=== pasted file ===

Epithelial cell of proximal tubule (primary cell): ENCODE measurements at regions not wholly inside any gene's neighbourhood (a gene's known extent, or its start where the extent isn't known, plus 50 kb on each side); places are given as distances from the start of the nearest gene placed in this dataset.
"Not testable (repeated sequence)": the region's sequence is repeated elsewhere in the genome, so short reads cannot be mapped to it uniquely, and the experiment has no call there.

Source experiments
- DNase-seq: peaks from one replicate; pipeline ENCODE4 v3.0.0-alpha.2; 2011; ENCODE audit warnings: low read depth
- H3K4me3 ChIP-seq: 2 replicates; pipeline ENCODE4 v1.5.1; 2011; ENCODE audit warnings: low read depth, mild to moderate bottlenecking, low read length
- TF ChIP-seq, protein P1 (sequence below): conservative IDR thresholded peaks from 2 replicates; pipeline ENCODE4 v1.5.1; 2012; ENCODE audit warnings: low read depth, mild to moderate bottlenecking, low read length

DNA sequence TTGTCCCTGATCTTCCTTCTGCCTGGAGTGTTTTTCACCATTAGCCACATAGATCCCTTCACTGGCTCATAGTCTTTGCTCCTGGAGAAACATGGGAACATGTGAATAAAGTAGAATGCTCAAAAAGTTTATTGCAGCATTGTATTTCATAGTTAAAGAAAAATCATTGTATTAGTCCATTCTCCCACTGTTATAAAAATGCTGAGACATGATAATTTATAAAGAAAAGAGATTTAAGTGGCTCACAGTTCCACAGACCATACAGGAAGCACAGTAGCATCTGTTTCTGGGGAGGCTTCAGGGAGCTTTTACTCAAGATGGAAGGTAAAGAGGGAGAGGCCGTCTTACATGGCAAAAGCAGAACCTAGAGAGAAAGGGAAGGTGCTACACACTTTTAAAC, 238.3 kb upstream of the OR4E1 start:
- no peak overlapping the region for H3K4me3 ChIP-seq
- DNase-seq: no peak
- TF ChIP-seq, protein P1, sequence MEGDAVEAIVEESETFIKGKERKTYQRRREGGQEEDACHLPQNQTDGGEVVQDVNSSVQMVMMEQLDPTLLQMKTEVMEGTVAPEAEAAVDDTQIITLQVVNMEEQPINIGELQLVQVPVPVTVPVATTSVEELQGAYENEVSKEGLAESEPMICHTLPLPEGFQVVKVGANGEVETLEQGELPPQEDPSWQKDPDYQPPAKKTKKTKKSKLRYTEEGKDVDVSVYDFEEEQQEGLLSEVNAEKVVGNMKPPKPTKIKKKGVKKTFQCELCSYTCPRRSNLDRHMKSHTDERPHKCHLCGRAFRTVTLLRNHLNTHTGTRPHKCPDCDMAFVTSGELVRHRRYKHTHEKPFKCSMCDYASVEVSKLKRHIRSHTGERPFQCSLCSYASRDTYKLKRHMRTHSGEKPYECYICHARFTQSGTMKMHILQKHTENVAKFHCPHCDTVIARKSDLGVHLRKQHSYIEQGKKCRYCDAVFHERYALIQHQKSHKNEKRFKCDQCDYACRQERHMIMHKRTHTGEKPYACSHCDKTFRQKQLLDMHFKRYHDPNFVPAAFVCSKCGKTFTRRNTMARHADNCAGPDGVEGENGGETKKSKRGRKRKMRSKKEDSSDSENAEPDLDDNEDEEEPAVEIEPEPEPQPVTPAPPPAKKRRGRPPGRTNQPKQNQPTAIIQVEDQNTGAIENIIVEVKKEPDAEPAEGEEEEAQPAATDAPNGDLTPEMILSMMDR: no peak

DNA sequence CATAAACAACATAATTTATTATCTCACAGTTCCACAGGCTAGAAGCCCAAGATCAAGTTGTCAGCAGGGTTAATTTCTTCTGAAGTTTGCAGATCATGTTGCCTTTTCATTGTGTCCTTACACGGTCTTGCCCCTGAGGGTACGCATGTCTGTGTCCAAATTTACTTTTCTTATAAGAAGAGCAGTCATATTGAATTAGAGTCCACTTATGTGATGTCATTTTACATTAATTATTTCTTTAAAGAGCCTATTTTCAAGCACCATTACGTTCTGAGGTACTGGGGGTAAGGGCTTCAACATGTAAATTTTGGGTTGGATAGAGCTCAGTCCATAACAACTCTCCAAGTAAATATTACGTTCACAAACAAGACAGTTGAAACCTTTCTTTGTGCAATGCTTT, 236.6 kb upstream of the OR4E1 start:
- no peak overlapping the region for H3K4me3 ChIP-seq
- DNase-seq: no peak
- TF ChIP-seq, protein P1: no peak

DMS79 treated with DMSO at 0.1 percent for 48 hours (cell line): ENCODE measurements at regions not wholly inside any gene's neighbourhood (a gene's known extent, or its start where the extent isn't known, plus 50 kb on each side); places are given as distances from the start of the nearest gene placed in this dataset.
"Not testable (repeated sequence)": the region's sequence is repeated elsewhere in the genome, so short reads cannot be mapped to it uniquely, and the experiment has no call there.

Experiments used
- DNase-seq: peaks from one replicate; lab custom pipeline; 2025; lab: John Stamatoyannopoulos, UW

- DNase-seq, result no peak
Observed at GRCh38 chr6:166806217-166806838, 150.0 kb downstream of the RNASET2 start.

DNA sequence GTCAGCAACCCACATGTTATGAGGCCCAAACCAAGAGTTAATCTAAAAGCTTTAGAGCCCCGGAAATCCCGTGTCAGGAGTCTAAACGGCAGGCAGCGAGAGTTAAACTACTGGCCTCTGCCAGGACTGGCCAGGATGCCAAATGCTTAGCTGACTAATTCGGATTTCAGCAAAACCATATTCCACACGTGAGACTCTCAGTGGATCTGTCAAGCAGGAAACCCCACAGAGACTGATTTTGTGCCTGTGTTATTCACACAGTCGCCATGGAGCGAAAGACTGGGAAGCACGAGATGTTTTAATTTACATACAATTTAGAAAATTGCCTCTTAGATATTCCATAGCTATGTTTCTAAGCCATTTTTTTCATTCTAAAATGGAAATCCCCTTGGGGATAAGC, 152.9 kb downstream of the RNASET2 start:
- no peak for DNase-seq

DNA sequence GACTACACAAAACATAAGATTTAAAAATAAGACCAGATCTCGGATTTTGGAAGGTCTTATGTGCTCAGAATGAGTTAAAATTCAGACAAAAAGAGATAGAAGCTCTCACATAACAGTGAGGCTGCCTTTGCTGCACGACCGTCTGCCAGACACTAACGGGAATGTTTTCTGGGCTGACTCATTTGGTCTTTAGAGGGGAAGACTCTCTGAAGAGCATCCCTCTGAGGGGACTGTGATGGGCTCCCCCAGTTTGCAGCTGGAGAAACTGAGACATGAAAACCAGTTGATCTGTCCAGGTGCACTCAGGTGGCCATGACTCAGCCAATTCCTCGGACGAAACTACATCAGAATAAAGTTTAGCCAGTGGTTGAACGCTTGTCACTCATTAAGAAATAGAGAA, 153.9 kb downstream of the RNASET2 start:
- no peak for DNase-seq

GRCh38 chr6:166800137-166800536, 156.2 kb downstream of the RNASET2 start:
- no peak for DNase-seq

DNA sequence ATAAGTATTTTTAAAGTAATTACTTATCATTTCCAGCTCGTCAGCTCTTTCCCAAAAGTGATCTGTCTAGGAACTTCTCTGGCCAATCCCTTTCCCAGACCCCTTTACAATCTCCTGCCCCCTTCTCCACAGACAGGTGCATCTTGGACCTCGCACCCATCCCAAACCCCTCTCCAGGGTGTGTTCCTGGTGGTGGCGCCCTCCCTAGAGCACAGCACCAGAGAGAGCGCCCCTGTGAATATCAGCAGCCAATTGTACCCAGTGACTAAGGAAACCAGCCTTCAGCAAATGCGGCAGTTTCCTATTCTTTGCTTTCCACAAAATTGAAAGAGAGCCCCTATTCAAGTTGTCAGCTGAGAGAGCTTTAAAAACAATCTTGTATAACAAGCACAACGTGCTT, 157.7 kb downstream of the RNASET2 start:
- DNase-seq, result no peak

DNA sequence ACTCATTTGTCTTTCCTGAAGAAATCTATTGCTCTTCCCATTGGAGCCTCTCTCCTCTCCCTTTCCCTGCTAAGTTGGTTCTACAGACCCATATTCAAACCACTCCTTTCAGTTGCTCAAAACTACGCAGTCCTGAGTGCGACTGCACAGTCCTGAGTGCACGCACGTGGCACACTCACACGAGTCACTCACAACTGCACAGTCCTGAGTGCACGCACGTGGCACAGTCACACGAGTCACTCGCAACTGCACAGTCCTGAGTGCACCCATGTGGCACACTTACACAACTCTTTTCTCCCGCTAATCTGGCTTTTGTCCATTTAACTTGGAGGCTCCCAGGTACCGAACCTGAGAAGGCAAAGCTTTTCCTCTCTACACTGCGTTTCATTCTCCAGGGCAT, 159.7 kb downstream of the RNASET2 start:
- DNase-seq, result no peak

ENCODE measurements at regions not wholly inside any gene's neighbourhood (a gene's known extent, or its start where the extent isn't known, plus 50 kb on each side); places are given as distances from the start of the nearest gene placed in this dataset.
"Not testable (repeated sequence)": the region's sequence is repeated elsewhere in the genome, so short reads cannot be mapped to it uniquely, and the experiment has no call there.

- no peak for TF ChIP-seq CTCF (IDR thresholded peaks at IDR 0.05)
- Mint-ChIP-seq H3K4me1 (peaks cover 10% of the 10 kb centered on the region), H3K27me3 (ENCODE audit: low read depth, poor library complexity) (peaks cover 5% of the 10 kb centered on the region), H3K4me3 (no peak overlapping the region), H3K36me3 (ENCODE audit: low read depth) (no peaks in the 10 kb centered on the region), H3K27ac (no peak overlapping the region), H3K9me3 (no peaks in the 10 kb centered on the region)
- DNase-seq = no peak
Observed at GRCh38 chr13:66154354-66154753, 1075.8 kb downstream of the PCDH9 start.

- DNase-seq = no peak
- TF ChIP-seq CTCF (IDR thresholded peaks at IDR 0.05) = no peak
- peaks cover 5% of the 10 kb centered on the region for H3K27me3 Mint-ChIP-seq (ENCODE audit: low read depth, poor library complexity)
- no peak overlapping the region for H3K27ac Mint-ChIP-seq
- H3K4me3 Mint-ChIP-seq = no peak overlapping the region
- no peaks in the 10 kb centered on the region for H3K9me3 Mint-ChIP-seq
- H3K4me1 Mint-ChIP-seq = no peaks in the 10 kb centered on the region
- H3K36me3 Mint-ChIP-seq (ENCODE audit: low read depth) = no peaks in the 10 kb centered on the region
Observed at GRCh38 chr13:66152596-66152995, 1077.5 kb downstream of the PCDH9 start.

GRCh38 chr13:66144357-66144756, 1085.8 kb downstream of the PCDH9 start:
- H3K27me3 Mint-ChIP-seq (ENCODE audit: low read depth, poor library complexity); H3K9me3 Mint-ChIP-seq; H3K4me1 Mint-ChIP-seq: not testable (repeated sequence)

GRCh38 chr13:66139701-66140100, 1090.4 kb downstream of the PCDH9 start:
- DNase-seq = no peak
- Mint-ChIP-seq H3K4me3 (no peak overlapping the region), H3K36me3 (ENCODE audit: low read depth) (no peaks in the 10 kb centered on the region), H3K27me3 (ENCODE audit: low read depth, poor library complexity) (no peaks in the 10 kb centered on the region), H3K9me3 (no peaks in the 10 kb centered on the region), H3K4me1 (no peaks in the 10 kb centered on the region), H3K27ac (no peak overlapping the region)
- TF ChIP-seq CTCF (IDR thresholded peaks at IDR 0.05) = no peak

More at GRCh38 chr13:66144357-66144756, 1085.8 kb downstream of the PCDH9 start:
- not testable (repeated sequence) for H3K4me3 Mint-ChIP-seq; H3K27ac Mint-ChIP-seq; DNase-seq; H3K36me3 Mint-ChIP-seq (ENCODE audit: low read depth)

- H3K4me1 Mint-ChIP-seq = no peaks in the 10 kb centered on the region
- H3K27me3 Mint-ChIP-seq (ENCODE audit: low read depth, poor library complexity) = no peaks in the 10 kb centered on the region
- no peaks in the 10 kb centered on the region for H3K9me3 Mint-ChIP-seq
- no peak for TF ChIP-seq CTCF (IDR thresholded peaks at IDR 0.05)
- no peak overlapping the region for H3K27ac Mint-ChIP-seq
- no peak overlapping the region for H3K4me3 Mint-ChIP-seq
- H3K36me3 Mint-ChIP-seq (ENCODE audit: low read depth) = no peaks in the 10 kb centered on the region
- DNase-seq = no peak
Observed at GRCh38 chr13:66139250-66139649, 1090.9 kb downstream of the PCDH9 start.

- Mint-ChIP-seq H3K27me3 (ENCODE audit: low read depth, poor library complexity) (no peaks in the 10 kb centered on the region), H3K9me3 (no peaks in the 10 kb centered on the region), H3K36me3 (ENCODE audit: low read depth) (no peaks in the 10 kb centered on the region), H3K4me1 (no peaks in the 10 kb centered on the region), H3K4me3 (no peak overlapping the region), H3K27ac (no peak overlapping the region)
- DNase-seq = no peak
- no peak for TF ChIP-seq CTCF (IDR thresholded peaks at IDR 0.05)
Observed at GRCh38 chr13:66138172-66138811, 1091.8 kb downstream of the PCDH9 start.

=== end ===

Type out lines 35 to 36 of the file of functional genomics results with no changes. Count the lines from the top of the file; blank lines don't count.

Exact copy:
- DNase-seq = no peak
Observed at GRCh38 chr13:66154354-66154753, 1075.8 kb downstream of the PCDH9 start.